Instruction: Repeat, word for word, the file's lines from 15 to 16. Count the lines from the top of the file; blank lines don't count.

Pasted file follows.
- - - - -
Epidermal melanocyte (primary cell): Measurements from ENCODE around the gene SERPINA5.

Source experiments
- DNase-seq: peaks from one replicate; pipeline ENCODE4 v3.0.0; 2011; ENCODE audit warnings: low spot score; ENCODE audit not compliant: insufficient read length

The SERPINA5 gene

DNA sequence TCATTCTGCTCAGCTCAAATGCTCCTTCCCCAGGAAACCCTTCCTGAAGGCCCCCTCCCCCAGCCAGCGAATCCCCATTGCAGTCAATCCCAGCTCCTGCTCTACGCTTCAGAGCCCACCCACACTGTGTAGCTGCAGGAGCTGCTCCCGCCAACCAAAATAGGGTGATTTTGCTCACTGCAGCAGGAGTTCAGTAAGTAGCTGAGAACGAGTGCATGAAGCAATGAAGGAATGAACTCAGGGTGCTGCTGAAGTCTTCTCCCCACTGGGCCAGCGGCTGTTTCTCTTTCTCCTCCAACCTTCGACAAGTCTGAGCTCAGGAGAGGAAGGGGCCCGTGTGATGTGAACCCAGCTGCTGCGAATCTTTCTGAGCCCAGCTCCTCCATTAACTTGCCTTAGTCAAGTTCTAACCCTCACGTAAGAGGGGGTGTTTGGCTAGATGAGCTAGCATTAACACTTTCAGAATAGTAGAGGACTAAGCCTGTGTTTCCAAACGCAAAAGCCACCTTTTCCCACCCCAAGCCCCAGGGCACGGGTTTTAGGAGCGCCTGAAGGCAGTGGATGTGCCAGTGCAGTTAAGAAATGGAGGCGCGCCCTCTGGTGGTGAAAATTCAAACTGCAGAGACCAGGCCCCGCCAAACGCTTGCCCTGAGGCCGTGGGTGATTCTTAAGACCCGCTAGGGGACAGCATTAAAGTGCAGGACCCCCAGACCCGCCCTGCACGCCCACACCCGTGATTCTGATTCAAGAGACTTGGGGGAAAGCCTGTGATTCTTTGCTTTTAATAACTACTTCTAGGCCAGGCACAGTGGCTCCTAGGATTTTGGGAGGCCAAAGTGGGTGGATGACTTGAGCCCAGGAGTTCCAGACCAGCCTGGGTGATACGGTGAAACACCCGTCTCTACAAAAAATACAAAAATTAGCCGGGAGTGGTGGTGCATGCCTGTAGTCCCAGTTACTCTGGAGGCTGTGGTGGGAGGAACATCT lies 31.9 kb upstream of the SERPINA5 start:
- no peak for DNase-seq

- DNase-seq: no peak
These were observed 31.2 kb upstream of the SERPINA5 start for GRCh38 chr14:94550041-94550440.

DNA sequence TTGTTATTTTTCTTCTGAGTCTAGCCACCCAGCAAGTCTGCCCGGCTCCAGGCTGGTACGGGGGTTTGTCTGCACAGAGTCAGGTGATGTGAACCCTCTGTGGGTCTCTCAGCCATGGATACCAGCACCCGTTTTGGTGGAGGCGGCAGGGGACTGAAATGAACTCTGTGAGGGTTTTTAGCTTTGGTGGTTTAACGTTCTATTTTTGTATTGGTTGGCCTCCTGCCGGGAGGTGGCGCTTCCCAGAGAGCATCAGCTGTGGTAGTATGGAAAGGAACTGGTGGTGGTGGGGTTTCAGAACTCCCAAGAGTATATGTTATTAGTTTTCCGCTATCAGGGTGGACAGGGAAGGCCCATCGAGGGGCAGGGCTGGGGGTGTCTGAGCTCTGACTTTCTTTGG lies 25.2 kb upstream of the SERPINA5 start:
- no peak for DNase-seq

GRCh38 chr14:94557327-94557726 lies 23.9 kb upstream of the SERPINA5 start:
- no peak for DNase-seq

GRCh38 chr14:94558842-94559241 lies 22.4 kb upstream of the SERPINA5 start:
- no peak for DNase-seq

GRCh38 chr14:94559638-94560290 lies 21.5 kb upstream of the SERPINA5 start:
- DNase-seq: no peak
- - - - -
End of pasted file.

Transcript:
GRCh38 chr14:94559638-94560290 lies 21.5 kb upstream of the SERPINA5 start:
- DNase-seq: no peak